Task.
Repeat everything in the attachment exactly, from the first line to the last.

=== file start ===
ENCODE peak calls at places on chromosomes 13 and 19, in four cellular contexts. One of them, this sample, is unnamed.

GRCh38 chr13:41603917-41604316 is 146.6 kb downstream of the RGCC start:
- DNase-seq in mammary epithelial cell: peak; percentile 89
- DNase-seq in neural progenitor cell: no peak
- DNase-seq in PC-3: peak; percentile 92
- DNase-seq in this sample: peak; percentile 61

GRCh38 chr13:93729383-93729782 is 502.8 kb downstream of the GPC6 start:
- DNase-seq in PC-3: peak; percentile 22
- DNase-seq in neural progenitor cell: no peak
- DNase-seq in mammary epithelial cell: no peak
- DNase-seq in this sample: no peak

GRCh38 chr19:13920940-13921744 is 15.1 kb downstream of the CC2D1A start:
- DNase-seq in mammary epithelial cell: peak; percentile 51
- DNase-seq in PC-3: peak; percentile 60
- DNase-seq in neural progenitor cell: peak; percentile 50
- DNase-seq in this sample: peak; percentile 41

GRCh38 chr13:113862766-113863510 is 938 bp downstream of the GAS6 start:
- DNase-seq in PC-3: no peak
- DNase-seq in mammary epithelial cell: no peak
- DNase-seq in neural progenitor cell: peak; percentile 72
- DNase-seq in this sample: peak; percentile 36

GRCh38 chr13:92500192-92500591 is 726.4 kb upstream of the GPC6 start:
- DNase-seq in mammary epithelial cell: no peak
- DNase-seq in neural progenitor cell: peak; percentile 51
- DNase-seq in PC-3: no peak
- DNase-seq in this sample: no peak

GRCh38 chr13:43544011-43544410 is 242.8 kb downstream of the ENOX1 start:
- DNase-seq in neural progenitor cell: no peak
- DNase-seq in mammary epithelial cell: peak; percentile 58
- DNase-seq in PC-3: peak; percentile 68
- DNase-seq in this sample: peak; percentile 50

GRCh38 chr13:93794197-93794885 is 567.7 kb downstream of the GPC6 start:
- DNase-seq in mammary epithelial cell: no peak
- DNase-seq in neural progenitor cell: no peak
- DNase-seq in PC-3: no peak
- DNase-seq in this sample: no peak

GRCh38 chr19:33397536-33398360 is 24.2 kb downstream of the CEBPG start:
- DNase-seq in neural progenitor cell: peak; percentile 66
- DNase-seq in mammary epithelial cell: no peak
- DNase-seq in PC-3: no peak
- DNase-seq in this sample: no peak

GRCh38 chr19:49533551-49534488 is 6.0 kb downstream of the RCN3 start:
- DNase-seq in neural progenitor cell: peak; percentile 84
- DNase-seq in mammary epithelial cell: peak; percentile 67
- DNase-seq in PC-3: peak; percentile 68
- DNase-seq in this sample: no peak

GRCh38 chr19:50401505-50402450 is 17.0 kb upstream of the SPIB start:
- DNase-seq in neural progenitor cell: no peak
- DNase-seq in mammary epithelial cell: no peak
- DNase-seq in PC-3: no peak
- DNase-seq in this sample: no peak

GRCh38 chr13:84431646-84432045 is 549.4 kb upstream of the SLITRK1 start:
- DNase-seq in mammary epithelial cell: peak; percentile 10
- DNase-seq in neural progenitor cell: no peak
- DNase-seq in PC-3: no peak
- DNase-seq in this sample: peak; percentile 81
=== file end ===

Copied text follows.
ENCODE peak calls at places on chromosomes 13 and 19, in four cellular contexts. One of them, this sample, is unnamed.

GRCh38 chr13:41603917-41604316 is 146.6 kb downstream of the RGCC start:
- DNase-seq in mammary epithelial cell: peak; percentile 89
- DNase-seq in neural progenitor cell: no peak
- DNase-seq in PC-3: peak; percentile 92
- DNase-seq in this sample: peak; percentile 61

GRCh38 chr13:93729383-93729782 is 502.8 kb downstream of the GPC6 start:
- DNase-seq in PC-3: peak; percentile 22
- DNase-seq in neural progenitor cell: no peak
- DNase-seq in mammary epithelial cell: no peak
- DNase-seq in this sample: no peak

GRCh38 chr19:13920940-13921744 is 15.1 kb downstream of the CC2D1A start:
- DNase-seq in mammary epithelial cell: peak; percentile 51
- DNase-seq in PC-3: peak; percentile 60
- DNase-seq in neural progenitor cell: peak; percentile 50
- DNase-seq in this sample: peak; percentile 41

GRCh38 chr13:113862766-113863510 is 938 bp downstream of the GAS6 start:
- DNase-seq in PC-3: no peak
- DNase-seq in mammary epithelial cell: no peak
- DNase-seq in neural progenitor cell: peak; percentile 72
- DNase-seq in this sample: peak; percentile 36

GRCh38 chr13:92500192-92500591 is 726.4 kb upstream of the GPC6 start:
- DNase-seq in mammary epithelial cell: no peak
- DNase-seq in neural progenitor cell: peak; percentile 51
- DNase-seq in PC-3: no peak
- DNase-seq in this sample: no peak

GRCh38 chr13:43544011-43544410 is 242.8 kb downstream of the ENOX1 start:
- DNase-seq in neural progenitor cell: no peak
- DNase-seq in mammary epithelial cell: peak; percentile 58
- DNase-seq in PC-3: peak; percentile 68
- DNase-seq in this sample: peak; percentile 50

GRCh38 chr13:93794197-93794885 is 567.7 kb downstream of the GPC6 start:
- DNase-seq in mammary epithelial cell: no peak
- DNase-seq in neural progenitor cell: no peak
- DNase-seq in PC-3: no peak
- DNase-seq in this sample: no peak

GRCh38 chr19:33397536-33398360 is 24.2 kb downstream of the CEBPG start:
- DNase-seq in neural progenitor cell: peak; percentile 66
- DNase-seq in mammary epithelial cell: no peak
- DNase-seq in PC-3: no peak
- DNase-seq in this sample: no peak

GRCh38 chr19:49533551-49534488 is 6.0 kb downstream of the RCN3 start:
- DNase-seq in neural progenitor cell: peak; percentile 84
- DNase-seq in mammary epithelial cell: peak; percentile 67
- DNase-seq in PC-3: peak; percentile 68
- DNase-seq in this sample: no peak

GRCh38 chr19:50401505-50402450 is 17.0 kb upstream of the SPIB start:
- DNase-seq in neural progenitor cell: no peak
- DNase-seq in mammary epithelial cell: no peak
- DNase-seq in PC-3: no peak
- DNase-seq in this sample: no peak

GRCh38 chr13:84431646-84432045 is 549.4 kb upstream of the SLITRK1 start:
- DNase-seq in mammary epithelial cell: peak; percentile 10
- DNase-seq in neural progenitor cell: no peak
- DNase-seq in PC-3: no peak
- DNase-seq in this sample: peak; percentile 81